Oskar Schindler was a German Catholic industrialist who, after the Nazi invasion of Poland, moved to Krakow to take over the operation of two manufacturers of enamel kitchenware previously owned by Jews. He soon established his enamel works outside Krakow, turned them into a haven for some 900 Jewish workers to protect them from the brutalities of the concentration camps.

A Troublemaker in the Beginning

Schindler was born in 1908 in Zwittau, Moravia, Austria-Hungary, into a Sudeten German family. His father was the owner of a farm machinery business, Johann “Hans” Schindler, and perhaps where he took his love for motorcycles the future.

As a child, Schindler was his parent’s headache; he was once expelled from technical school in 1924 for forging his report card. After secondary school, he opted not to take the college or university qualifying exams and took courses in Brno, where he learned chauffeuring and machinery. After that, he worked for his father for three years. As a youth, he bought a 250-cc Moto Guzzi racing motorcycle, passionate about his motorcycling hobby.

He married the daughter of a wealthy Sudeten German farmer named Emilie Pelzl in 1928. They would live in Emilie’s parents’ upstairs room for seven years. After that, he would serve the Czech Army for 18 months, where he rose to the ranks of lance corporal in the Tenth Infantry Regiment of the 31st Army. After that, he went back to Moravian Electotechnic, where he worked before, but it got bankrupt, almost at the same time when his father’s business closed and left him jobless for a year until he worked with Jaroslav Šimek Bank.

From 1931 to 1932, Schindler was arrested multiple times for public drunkenness. He would also have an affair with a school friend named Aurelie Schlegel, who would carry a daughter and then a son.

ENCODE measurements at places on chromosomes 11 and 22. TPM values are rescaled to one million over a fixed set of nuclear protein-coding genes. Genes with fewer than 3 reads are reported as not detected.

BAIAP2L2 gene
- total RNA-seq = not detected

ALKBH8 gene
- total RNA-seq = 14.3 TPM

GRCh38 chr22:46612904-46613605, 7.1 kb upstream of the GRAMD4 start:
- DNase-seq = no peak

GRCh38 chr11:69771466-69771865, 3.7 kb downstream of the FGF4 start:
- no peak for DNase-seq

Nazi Invasion

The Nazis invaded Poland in September 1939. The Jews were stripped of their civil rights, and everything was taken away from them— their businesses, possessions, homes, and whole lives. In Krakow, Schindler was introduced to Itzhak Stern, an accountant of his fellow named Josef “Sepp” Aue, who had taken over Stern’s previously Jewish-owned place of employment.

Itzhak Stern (left) had not seen Oskar Schindler for four years when he met him again in Herbert Steinhouse’s Paris office. Both men were still trying to get out of Europe. (Alexander Taylor United States Holocaust Memorial Museum, courtesy of Herbert Steinhouse, Public domain, via Wikimedia Commons)

He told Stern about his plan of acquiring a previously Jewish-woned enamel works shop called Rekord Ltd. Stern advised him to buy instead or lease the business so that he could have more freedom from the Nazi’s rules, including hiring more Jews. Initially, he was only interested in the business’s earning potential. He only wanted to hire Jews because they were cheaper than Poles since the wages were also controlled by Nazi Germany.

Things Changed

Things changed. Later on, he started protecting his workers without thinking about profit. Then, in October 1944, Schindler was permitted to relocate his enamel works to Brünnlitz, Czechoslovakia but now as an armaments factory. He was also allowed to take his Jewish workers with him. And he did.

The entrance to Oskar Schindler’s Emalia enamel works at 4 Lipowa Street in Krakow-Zablocie. (United States Holocaust Memorial Museum, courtesy of Leopold Page Photographic Collection)

He successfully took with him some eight hundred Jewish men from the Gross-Rosen camp plus 300 women from Auschwitz, saving their lives and ensuring that they were treated humanely and with dignity.

In 1962, Schindler was awarded the “Righteous Among the Nations” by Yad Vashem. In 1993, he was posthumously awarded at the United States Holocaust Memorial Council the Museum’s Medal of Remembrance. The award was received by Emilie Schindler, who accepted the medal on behalf of her husband.